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Bankrate's 2009 Tax Guide
State tax pages
Take a state tax expedition. Each of the states has its own way of gathering revenues from its residents.
State tax roundup

Connecticut assesses an income tax on its residents. The state has two brackets, 3 percent and 5 percent. More on Connecticut taxes can be found in the tabbed pages below.

Personal income tax
Connecticut collects income taxes from its residents at the following rates:

-- For single filers and spouses filing separately, 3 percent on the first $10,000; 5 percent on the remaining income.
-- For married filing jointly taxpayers and surviving spouses, 3 percent on the first $20,000; 5 percent on the remaining income.
-- For head of household taxpayers, 3 percent on the first $16,000; 5 percent on the remaining income.
Connecticut residents must file the personal income tax Form CT-1040 by April 15. When that date falls on a weekend or holiday, filers get until the next business day to submit their state returns.

You may obtain other state tax forms at the Connecticut Department of Revenue Services Web site.
All wages of a Connecticut resident are subject to the state's income tax, even when the resident works outside of the state. However, in those cases, Connecticut income tax must be withheld only to the extent the Connecticut tax exceeds the amount withheld by the other jurisdiction.
Effective Jan. 1, 2006, taxpayers who have entered into a civil union recognized under Connecticut law must file their state income tax return as civil union filing jointly or civil union filing separately.
Sales tax
Connecticut levies a 6 percent state sales tax on the retail sale, lease or rental of most goods.
A 2005 law temporarily exempting home weatherization products from sales taxes was made permanent in 2007. The Department of Revenue Services Web site lists the exempt products.
Some items and services are not subject to sales and use taxes unless specifically enumerated as taxable by statute. Visit the relevant Web site for a list of exemptions from sales and use taxes.
There are no additional sales taxes imposed by local jurisdictions.
Personal and real property taxes
All real and personal property located within the state of Connecticut is taxable unless specifically exempted by statute. All assessments are at 70 percent of fair market value.
The state of Connecticut Office of Policy and Management Web site offers Word documents on which you can find your local assessor and your local tax collector.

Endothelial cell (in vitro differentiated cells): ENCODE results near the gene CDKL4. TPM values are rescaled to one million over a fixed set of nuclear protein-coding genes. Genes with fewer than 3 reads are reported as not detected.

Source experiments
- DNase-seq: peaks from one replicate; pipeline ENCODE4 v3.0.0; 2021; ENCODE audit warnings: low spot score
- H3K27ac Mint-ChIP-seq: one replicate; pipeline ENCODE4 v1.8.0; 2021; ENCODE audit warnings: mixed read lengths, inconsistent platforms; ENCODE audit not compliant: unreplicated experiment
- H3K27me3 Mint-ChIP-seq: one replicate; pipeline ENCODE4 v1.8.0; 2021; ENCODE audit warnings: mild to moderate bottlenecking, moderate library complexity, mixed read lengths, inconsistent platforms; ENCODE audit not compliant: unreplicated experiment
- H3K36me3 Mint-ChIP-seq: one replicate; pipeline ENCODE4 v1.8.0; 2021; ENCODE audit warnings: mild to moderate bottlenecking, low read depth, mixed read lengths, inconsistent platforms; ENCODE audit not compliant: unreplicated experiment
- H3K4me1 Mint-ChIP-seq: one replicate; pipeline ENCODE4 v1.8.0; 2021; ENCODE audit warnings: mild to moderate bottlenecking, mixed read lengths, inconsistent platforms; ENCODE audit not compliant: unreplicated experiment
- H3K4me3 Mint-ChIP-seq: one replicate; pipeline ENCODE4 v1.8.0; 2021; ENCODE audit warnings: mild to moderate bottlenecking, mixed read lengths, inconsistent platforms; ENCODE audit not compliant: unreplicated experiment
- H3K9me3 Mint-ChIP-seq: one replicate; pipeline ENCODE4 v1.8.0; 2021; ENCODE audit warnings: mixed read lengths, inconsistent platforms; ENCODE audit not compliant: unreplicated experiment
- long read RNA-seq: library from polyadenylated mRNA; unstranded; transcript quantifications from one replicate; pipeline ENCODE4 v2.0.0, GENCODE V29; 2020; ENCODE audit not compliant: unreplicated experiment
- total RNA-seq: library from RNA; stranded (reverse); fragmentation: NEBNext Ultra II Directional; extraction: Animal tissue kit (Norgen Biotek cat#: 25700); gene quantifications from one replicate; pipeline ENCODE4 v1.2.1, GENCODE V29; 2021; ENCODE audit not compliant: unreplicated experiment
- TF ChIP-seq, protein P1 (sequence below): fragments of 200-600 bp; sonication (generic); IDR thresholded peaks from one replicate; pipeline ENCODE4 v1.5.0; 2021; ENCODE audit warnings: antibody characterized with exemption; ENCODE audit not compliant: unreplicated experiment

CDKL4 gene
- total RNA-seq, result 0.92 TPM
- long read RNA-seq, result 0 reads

Oct. 1 is the assessment date for all municipalities. All owners of personal property, other than registered motor vehicles, must file a declaration with the assessor on or before Nov. 1.
A Connecticut resident who made qualifying property tax payments on eligible property may be able to claim a credit against state income tax liability. The maximum property tax credit is $500 per return. Connecticut's Department of Revenue Services offers an online property tax credit calculator.
Inheritance and estate taxes
For estates of decedents who died on or after Jan. 1, 2005, Connecticut estate tax is due only on taxable estates valued at more than $2 million (including the first $2 million). These estates must file Form CT-706/709, Connecticut Estate and Gift Tax Return, with the Department of Revenue Services. A copy of Form CT-706/709 must also be filed with the appropriate Connecticut probate court.
While no Connecticut estate or gift tax is due on an estate worth $2 million or less, estates still must file Form CT-706 NT, Connecticut Estate Tax Return (For Nontaxable Estates), with the Connecticut probate court.
Other Connecticut tax facts
Through the state's Taxpayer Service Center, taxpayers can electronically file, pay, view income tax transactions, update account information and check state refund status. The service is free.
The state maintains an online delinquent taxpayer list.
Connecticut does not levy an intangible personal property tax.
For more information, call the Connecticut Department of Revenue at (860) 297-5962 or go to the Web site.
To download tax forms on this site, you will need to install a free copy of Adobe Acrobat Reader. Click here for instructions.
-- Updated: Feb. 2, 2009

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